Friday, October 23, 2009

If you want to sing out....

When I lived in Rhode Island, I worked in an office where it was relative commonplace to hear coworkers randomly belt out guttural ballads from the bottom of their lungs. I could be quietly reconciling somebody's rental account, adding up numbers in front of my computer screen, when BAM! - somebody crashes into my office crooning Michael McDonald's "I Keep Forgetting" (mp3 available online for $0.99 at Music was a part of the corporate culture, and it provided an outlet for creative release during an otherwise monotonous work day. At first it was awkward, but it didn't take long for me to adapt and begin singing my own tunes... my rendition of Duran Duran's "Hungry Like the Wolf" or Eddie Rabbit's "I Love a Rainy Night" began to brighten the soggy Rhode Island afternoons, and with the help of my ambiguously gay assistant, we created a hell of a duet.

My office in Washington, DC is different. You can cut through the silence with a knife. On Friday at the end of my first week on the job, I cautiously offered a modest version of "If you don't know me by now" by Harold Melvin and the Blue Notes, but was quickly rebuffed by looks of both fear and confusion from my new office mates (in hindsight, that may not have been the best song choice for a new employee on his first week).

In the following weeks, I determined that I would have to affect change in those around me so they would understand that my frequent outbursts were merely a coping mechanism for the dark days; a therapy of sorts. I went online and purchased a set of speakers to attach to my work laptop, loud enough so that when the time came, I could crank those babies up and we could bring American Bandstand into the office for an afternoon.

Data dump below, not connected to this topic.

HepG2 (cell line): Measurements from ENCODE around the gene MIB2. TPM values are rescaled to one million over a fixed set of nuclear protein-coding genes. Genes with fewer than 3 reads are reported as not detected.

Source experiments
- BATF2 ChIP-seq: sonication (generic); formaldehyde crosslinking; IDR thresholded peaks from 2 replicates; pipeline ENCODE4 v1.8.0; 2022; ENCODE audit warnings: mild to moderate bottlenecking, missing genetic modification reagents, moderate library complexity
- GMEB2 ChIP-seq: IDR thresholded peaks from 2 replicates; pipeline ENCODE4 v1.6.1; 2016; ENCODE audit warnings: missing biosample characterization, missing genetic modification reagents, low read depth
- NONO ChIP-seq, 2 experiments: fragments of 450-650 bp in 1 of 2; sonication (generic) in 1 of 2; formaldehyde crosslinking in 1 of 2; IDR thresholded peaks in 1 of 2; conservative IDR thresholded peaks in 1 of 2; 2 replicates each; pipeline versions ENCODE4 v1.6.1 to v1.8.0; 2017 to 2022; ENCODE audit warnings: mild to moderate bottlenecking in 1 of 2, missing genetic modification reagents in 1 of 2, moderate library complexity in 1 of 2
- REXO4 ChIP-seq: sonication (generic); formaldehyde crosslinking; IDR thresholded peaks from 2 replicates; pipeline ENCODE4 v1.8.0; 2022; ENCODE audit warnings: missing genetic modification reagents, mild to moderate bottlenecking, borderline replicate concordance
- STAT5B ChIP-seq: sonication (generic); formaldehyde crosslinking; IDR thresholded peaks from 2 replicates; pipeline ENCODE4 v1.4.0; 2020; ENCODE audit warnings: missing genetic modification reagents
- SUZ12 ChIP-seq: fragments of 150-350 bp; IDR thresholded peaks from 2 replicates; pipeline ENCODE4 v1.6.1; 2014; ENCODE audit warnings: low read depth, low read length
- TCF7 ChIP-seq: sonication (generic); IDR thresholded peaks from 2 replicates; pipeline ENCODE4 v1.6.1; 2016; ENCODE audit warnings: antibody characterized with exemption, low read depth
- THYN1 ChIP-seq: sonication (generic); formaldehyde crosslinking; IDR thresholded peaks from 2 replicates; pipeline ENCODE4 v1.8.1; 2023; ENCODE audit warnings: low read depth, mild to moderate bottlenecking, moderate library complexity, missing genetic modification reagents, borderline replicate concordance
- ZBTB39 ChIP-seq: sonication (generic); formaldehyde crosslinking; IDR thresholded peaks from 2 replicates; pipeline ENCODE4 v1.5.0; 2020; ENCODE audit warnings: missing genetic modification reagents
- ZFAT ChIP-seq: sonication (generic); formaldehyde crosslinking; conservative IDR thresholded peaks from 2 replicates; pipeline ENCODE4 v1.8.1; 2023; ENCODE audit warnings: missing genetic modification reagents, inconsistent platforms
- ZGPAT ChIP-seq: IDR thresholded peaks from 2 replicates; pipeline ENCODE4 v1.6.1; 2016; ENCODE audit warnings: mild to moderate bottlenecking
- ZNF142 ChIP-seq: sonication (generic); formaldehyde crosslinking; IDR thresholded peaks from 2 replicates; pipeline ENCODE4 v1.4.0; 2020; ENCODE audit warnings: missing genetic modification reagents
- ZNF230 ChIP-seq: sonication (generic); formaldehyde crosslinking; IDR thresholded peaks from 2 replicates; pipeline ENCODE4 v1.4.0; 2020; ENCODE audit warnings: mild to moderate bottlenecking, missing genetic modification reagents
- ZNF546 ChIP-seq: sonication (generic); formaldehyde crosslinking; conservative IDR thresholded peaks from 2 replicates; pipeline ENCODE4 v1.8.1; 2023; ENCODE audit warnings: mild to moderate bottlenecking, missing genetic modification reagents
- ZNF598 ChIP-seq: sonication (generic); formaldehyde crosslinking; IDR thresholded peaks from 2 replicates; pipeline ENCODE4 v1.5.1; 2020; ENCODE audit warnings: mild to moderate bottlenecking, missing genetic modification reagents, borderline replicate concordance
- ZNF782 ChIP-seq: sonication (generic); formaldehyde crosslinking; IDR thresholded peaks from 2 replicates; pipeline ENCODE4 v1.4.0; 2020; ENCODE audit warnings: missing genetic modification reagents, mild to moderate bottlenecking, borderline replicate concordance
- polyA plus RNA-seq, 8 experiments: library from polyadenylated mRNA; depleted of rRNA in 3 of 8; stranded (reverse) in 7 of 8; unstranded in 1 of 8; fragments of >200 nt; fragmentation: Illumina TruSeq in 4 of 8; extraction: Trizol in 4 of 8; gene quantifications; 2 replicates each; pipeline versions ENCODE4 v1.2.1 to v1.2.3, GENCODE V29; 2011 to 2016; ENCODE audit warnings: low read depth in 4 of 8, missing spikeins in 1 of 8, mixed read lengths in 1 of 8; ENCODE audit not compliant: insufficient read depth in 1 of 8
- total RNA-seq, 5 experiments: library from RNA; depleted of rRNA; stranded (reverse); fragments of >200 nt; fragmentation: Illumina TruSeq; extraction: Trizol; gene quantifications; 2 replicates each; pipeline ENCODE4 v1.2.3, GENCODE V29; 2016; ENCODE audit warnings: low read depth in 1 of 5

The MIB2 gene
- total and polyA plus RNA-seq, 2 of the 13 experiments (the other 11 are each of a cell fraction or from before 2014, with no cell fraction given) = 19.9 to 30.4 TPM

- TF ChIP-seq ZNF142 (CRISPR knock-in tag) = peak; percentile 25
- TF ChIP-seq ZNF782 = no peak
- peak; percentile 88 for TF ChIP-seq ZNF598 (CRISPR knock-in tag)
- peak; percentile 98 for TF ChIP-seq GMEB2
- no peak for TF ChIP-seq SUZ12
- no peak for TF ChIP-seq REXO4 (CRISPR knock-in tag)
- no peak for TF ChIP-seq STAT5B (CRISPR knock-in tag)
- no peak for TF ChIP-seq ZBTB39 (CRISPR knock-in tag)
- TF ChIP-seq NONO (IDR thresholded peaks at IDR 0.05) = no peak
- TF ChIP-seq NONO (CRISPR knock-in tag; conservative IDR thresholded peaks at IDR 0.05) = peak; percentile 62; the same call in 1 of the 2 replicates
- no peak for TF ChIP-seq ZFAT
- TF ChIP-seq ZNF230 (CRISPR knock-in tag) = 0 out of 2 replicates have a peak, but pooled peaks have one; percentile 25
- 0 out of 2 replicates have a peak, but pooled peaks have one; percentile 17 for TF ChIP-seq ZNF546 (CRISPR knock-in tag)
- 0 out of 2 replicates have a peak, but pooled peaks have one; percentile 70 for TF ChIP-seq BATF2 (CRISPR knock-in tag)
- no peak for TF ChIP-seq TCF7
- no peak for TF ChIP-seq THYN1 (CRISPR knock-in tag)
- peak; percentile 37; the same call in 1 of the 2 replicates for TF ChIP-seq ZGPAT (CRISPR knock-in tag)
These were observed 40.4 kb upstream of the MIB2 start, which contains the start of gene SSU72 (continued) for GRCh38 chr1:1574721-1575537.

Yeah, not so much.

At the first few beats of "You Dropped a Bomb on me" by Gap Band, half of the office walked out, and the other half stared at me in disbelief. Come on people! Music is the heartbeat of life!

So I'm still working on it. Perhaps I should break out of the 80's era, and jump into something a little more palatable. Until then, it's me and Eric Carmen singing "All By Myself".... on my headphones, of course.

Monday, October 12, 2009


The temperature is perfect, and there's not a cloud in the sky. Morgan is fresh in off her morning jaunt, and the coffee machine has already begun it's morning duties. In a few short hours, the intoxicating aroma of Beef Brasato will come from our Mario Batali Dutch Oven and fill the air of our small apartment.